For the past few months, Roth has been housebound while extensive roadwork has been undertaken on her street, but she is still capable of making coffee for the workmen who are improving the roadway. Because she has some steps leading from her front door and can no longer manage them and a tray at the same time, one of the workers comes to her kitchen to collect the coffee for everyone.
Blessed with a huge family of children, grandchildren and great-grandchildren, Roth recently had to go to the brit of a great-grandchild but was unable to cross the trench in front of her house. She told the workers that her daughter Rivka was coming by car to pick her up, but she didn’t know how she would make it to the car. The workers put down a ramp for her and made sure that it would still be there when she returned home.
On another occasion, Rivka showed up with a huge supply of food, but there was no way that the workers could make the street accessible for her car. So they themselves took delivery of everything she had brought and carried the supplies into the house. Roth makes coffee for them several times a day but says that the many kindnesses she has received in return more than compensate for the effort.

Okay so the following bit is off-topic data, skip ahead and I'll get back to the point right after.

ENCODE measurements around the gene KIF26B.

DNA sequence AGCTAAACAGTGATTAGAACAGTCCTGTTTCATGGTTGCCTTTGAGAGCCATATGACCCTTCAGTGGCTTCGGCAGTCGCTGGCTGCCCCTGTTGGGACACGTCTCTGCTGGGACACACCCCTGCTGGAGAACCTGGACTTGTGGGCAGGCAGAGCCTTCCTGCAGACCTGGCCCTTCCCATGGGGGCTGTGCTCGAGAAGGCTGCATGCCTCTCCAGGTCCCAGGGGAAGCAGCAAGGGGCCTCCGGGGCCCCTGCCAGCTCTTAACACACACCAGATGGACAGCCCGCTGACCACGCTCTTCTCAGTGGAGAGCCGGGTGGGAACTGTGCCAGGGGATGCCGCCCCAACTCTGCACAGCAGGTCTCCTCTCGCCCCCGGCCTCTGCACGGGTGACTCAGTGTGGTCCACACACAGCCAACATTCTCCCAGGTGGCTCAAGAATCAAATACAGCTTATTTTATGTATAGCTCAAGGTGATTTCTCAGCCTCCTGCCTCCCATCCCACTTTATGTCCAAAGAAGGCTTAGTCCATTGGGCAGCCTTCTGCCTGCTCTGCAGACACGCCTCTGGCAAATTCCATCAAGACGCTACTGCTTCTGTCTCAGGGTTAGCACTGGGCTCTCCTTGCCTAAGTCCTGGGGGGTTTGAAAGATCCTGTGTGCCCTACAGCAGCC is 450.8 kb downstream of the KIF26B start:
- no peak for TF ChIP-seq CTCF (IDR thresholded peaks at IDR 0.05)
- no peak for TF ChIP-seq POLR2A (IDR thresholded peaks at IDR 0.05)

FROM DECEMBER 30 to January 3, six gifted young pianists from China and six from Israel, their ages ranging from eight to 20, will participate in a unique encounter produced by the Jerusalem Music Center.
They will engage in a musical dialogue at the Music Center, which has organized bilateral master classes for outstanding young pianists from China and Israel.
China is a rising star in the musical world, with many outstanding young talents, and some lively interaction is anticipated when the Chinese pianists interact with their Israeli counterparts. For five days the 12 young musicians will participate in master classes, conducted by a group of outstanding pianists and teachers. Among them are Murray Perahia, who is president of the Jerusalem Music Center; concert pianist Stephen Kovacevich, who is making a rare visit to Israel; Dan Zhaoyi, one of China’s most distinguished piano teachers; and Arie Vardi, who is the musical director of the project.